The province should ensure all schools, public and private, allow gay-straight alliances for students, according the NDP.
Vancouver-West End MLA Spencer Chandra Herbert called on the Ministry of Education Thursday to join Alberta, Ontario and Saskatchewan in legislating students’ right to establish the peer-led support groups when confronted with homophobic discrimination and abuse at school.
“The degree of homophobia and transphobia in schools and society is still too high,” said Chandra Herbert. “Gay-straight alliances have been shown to save lives.”
The majority of public school districts already support gay-straight alliances, but Chandra Herbert believes there’s need for provincial protection encompassing all public and private schools.
In question period on Thursday, Education Minister Peter Fassbender said government supports districts and independent schools that have implemented LGBTQ clubs on a local level but said B.C. already has an anti-bullying strategy that works.
“The heart of the ERASE strategy is very clear, and that is that we support the diversity of all students in the province of British Columbia,” he said.
While 56 districts and more than 160 secondary schools have gay-straight alliances, University of British Columbia school of nursing professor Elizabeth Saewyc (who has extensively researched the issue) says a provincial mandate protecting them would be helpful.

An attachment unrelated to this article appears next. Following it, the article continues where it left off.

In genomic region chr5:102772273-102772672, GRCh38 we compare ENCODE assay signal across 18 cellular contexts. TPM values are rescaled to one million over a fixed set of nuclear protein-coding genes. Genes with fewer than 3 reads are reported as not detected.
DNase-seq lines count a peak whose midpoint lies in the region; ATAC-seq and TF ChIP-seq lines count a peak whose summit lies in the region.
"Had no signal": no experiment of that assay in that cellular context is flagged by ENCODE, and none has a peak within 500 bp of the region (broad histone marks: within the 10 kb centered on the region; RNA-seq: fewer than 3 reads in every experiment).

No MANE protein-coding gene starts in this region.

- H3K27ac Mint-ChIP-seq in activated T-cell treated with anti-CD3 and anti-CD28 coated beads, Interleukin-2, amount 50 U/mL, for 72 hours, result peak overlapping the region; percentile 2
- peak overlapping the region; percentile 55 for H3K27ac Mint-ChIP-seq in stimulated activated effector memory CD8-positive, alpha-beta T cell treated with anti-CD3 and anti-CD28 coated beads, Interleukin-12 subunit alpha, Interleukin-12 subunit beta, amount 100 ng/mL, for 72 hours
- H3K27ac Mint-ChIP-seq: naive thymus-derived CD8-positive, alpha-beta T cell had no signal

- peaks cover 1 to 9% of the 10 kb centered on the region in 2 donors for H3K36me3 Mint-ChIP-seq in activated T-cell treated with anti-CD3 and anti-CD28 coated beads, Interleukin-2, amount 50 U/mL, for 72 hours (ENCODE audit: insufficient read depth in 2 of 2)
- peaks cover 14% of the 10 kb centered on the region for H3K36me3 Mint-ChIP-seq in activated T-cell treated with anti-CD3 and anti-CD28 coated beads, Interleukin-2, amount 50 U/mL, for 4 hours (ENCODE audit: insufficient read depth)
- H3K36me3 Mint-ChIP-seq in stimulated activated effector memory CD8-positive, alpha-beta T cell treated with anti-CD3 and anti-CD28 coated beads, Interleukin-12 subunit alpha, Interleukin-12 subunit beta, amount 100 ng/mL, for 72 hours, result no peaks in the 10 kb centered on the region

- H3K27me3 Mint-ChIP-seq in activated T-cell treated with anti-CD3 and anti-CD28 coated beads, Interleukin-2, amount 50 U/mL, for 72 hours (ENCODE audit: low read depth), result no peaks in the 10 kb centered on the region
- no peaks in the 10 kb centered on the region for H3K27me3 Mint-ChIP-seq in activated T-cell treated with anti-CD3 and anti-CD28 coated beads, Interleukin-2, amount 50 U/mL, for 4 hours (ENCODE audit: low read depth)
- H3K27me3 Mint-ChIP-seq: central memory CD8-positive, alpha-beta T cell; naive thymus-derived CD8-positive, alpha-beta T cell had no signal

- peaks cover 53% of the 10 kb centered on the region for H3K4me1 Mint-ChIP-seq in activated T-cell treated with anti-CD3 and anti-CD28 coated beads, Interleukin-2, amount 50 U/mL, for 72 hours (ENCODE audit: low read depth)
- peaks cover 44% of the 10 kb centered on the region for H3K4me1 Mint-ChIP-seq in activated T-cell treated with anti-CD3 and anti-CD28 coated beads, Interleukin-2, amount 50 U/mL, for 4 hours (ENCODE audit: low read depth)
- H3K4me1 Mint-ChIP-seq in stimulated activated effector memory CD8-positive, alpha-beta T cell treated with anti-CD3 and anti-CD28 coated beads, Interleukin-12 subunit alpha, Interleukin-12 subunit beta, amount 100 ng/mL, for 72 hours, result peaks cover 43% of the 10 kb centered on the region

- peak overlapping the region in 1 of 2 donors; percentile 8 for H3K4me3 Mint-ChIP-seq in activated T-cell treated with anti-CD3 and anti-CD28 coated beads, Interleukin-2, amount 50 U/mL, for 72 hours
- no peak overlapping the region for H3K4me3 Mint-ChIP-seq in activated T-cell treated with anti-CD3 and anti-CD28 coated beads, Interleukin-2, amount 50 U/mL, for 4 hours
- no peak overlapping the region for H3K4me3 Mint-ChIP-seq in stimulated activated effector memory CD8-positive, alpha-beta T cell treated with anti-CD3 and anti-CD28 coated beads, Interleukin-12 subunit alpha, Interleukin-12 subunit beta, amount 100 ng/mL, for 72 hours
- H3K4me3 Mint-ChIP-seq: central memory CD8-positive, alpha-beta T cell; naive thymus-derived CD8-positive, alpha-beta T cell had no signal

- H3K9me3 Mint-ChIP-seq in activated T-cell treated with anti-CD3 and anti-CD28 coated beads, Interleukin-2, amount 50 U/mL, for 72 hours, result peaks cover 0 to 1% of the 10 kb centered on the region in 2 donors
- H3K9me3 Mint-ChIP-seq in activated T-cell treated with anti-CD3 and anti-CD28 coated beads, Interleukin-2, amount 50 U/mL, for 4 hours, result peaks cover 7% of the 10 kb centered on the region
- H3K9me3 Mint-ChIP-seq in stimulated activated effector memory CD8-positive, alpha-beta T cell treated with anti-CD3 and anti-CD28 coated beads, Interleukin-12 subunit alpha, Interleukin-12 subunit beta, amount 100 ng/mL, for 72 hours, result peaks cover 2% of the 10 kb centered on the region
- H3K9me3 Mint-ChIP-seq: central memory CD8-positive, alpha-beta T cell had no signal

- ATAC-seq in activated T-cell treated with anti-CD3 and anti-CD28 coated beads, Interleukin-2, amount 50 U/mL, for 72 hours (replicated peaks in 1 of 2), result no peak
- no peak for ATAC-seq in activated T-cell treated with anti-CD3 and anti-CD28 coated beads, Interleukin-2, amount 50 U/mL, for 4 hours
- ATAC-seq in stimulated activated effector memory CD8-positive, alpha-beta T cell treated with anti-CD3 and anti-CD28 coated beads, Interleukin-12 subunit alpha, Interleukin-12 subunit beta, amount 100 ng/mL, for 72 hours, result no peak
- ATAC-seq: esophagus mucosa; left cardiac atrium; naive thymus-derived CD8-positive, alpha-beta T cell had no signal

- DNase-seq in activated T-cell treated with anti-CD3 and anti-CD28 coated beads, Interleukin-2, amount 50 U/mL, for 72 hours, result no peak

Saewyc said she’s interviewed students who have attempted to start a gay-straight alliance in public schools but have been denied by principals or couldn’t find teachers willing to sponsor the group.
In one case, Saewyc said youth at a school were allowed to establish an alliance but were assigned to a room that was deliberately locked ahead of lunchtime meetings.
“Many school districts in B.C. do have gay and straight alliances already,” said Saewyc. “But not every school will be guided by research evidence. Sometimes, it does take legislation to ensure that everyone has equal access to something that is helpful.”
The evidence, she says, is clear.
For B.C. schools where gay-straight alliances have been established for more than three years, the odds of gay boys being discriminated against because of their sexuality dropped 30 per cent and the odds of suicide attempts among gay girls dropped 41 per cent, according to UBC research published last year by International Journal of Child, Youth and Family Studies.
Saewyc said the odds of sexual discrimination, suicidal thoughts and suicide attempts also decreased among heterosexual students in schools where gay-straight alliances had been established.
She said the alliances are almost always student-led and can take many forms, from confidential support groups to active student bodies that advocate for increased awareness and inclusiveness within their schools.